There doesn’t seem to be anything more popular these days than a well crafted IPA from either the local microbrewery or an absolute hop bomb imported from the USA. Having read that Five Points are releasing their own take on the style, it got me thinking – why is IPA so popular? IPA or India Pale Ale is a British invention, a colonial era import from blighty to India for the troops fighting abroad. With the long travel time, an excessive amount of hops were added to a standard pale ale, this supercharged brew acting as a natural preservative for the long journey across the world. I presume the bitter hop presence will have dulled somewhat after the trip, resulting in a familiar tasting brew. These days, we enjoy our IPA’s fresh, as to savour the delicious hoppy flavours and (sometimes) unrelenting bitterness. So the outcome appears to be, despite the original method being one based upon preservation, an increasing tolerance to the bitterness of fresh IPA, drinkers being able to taste the underlying flavours produced by mountains of hops added. Breweries, attempting to expand upon this knowledge, have produced an array of beers based upon a standard IPA, so much so that the IPA has become the umbrella term for a a multitude of beers. Ill explain a few below.
The origin, the foundation and cornerstone of all IPA is an English IPA. Hopped with Goldings and Fuggles to produce the flavour typical of the style. Usually not as strong as their American counterparts, they range between 5% to 6%. Fullers IPA for me is an excellent example, with Shepherd Neame IPA being almost as good. I tend to stick with the traditional breweries when drinking this style.
Our American cousins across the pond have taken the style to new heights, adding Simcoe, Chinook, Centennial, Columbus and Citra to name a few. These produce a massive ‘hop bomb’, with IBU through the roof but with delicious flavour to match. These average out between 5% and 7.5%, with great examples coming from Sierra Nevada, Lagunitas, and Stone. They may be difficult to find in the UK, but the slow trick may turn into a tidal wave as the floodgates open with new beer lovers funding these breweries.
Despite the demand for IPA being huge, the high ABV can be very off putting to some. It can be difficult to drink more than one, even though you’d like to, so the session IPA was born. The same hop profile is maintained, but the ABV is lowed to below 5%, allowing the drinker to chug many more. Look out for Founders All Day IPA and The Kernel Table Beer as some great examples of the genre.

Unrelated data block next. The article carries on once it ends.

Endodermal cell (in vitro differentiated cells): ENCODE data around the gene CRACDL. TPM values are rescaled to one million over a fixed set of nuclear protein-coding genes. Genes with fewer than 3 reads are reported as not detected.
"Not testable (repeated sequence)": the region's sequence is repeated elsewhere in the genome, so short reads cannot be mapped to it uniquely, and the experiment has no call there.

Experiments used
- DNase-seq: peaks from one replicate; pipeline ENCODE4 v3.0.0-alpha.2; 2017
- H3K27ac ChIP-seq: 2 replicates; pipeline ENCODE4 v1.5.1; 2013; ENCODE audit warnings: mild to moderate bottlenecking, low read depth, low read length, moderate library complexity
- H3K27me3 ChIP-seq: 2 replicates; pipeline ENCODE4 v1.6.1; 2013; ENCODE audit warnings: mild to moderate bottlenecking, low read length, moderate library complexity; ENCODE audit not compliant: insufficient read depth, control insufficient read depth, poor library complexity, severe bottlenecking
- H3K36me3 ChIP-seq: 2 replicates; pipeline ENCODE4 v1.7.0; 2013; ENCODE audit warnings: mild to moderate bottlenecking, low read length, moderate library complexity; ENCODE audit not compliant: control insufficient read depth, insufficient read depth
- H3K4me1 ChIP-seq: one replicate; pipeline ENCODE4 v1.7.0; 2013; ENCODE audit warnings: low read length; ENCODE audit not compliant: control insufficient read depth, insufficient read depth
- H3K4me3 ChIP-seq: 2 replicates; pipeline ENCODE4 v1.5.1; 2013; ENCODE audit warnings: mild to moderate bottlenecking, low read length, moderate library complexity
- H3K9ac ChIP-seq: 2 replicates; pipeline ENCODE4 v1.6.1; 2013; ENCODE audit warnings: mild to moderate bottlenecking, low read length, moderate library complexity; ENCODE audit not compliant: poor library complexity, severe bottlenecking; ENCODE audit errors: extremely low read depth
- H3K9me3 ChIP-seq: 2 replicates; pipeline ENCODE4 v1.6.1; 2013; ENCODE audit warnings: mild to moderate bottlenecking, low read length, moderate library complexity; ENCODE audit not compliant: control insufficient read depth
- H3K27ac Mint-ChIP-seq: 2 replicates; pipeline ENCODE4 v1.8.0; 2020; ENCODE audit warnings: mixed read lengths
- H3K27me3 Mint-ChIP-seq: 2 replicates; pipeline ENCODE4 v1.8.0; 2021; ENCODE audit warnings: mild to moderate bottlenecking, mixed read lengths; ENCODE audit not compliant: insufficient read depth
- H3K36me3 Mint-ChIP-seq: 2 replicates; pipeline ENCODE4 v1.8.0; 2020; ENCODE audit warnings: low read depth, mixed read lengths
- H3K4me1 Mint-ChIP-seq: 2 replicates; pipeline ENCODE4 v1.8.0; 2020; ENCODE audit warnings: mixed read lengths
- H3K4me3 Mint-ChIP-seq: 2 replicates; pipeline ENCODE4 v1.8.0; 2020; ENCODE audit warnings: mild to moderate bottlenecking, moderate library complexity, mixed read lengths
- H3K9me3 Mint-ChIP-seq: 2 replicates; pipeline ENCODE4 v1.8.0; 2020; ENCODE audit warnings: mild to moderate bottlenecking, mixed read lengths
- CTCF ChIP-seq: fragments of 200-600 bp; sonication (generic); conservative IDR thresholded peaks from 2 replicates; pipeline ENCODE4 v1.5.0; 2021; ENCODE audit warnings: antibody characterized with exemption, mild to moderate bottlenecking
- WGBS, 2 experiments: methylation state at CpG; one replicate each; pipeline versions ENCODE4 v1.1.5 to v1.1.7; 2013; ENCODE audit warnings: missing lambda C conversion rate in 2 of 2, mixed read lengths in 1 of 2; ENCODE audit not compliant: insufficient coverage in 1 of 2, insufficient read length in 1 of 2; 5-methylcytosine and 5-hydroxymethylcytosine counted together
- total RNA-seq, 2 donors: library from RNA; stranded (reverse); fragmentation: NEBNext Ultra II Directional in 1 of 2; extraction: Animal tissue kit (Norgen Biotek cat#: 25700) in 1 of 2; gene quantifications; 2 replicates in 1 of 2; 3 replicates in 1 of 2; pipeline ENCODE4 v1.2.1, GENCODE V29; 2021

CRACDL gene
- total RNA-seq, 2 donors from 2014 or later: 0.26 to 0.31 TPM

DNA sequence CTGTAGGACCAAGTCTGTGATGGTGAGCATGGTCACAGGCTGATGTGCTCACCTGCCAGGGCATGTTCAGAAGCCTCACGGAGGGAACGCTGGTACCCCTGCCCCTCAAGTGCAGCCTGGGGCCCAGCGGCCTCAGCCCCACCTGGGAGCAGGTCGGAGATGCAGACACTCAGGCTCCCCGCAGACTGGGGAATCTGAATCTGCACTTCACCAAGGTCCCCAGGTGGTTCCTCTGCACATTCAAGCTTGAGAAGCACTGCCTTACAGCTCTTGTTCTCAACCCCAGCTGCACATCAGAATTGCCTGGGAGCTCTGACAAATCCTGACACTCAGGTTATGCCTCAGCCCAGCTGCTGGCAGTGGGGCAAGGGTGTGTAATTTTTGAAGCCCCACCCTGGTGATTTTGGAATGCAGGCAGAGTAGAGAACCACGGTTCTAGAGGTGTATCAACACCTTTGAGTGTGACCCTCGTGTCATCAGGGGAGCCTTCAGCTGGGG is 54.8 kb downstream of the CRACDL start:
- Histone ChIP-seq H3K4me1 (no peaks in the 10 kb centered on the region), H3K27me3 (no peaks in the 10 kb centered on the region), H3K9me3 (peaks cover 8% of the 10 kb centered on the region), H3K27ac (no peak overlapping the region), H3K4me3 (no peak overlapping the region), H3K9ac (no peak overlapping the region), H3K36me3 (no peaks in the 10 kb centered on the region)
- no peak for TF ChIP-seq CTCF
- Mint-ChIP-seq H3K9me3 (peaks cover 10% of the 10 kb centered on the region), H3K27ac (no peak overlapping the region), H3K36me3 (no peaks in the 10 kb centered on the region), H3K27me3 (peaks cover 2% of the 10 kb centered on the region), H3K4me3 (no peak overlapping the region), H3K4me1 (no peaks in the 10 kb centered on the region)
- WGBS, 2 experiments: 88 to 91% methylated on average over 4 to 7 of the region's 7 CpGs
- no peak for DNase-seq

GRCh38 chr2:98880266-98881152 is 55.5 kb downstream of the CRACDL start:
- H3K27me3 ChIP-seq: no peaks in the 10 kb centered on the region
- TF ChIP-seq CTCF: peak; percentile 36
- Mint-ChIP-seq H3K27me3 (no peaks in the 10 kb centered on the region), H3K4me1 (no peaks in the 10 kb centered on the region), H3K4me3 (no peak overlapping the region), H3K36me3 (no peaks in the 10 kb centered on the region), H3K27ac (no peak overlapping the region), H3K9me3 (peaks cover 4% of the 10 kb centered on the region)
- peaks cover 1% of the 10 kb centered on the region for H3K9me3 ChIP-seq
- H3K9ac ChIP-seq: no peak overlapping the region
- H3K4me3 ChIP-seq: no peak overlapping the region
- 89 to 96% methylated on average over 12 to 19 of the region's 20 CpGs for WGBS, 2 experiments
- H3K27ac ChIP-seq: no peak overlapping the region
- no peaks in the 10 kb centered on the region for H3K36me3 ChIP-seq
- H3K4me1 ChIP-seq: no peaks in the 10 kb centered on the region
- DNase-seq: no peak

Pioneered by Vinnie Cilurzo of the Russian River Brewing Company, the double IPA is an absolute kick in the teeth with a hop filled boot. Double the hops, double the ABV and in most cases, double the flavour. These can range all the way up to 10%, so discretion is advised when tasting – we don’t want you face down in the gutter after several bottles of the stuff. The infamous RRBW Pliny the Elder being the holy grail of Double IPA, topped only by Vermont based Heady Topper – brewed by The Alchemist. According to some, its the best beer ever made, but tastes are subjective. Having tried neither, Brewdog’s Hardcore IPA and Thornbridge Halcyon are two of my favourites.
I think when the madness truly sets in, and there’s nothing else left to experiment with, the triple IPA was going to be an obvious creation. Blowing the rule book into space with these atomic hop bombs, the triple IPA attempts to triple everything: ABV, IBU and of course, hops added. Dogfish Head produced the 18% 120 minute IPA, a shitstorm of flavour and bitterness. Taste it at your own risk. For me, the closest I’ve had was Magic Rock Brewing’s Unhuman Cannonball, a 12% knockout beer. Will we have a quad on the horizon? I’m sure it’s on the way…
These are the most common in the UK, sub categories of these exist also: Rye IPA, IPL (India Pale Lager) and brews made with wild yeasts also exist, are less common but equally delicious. Check them out of you get the chance, Beavertown’s 8 Ball Rye IPA is incredible.
The market is obviously there for all of these products! According to beeradvocate.com the best beer in the world is an IPA – contradictory to the sales figures for beer in the UK which are still dominated by mass produced lagers and light beers, reknowned for their lack of bitterness. Despite this, breweries continue to gain market share with heavy hop IPA’s. The increase that we’re seeing is no illusion, tastes are changing, customers expect more flavour, and the IPA is on the rise. Who knows, maybe in 10 years time, the IPA will be dominating the T Bars across pubs up and down the UK – the colonial era coming back to haunt us.
Not that that’s a bad thing, of course.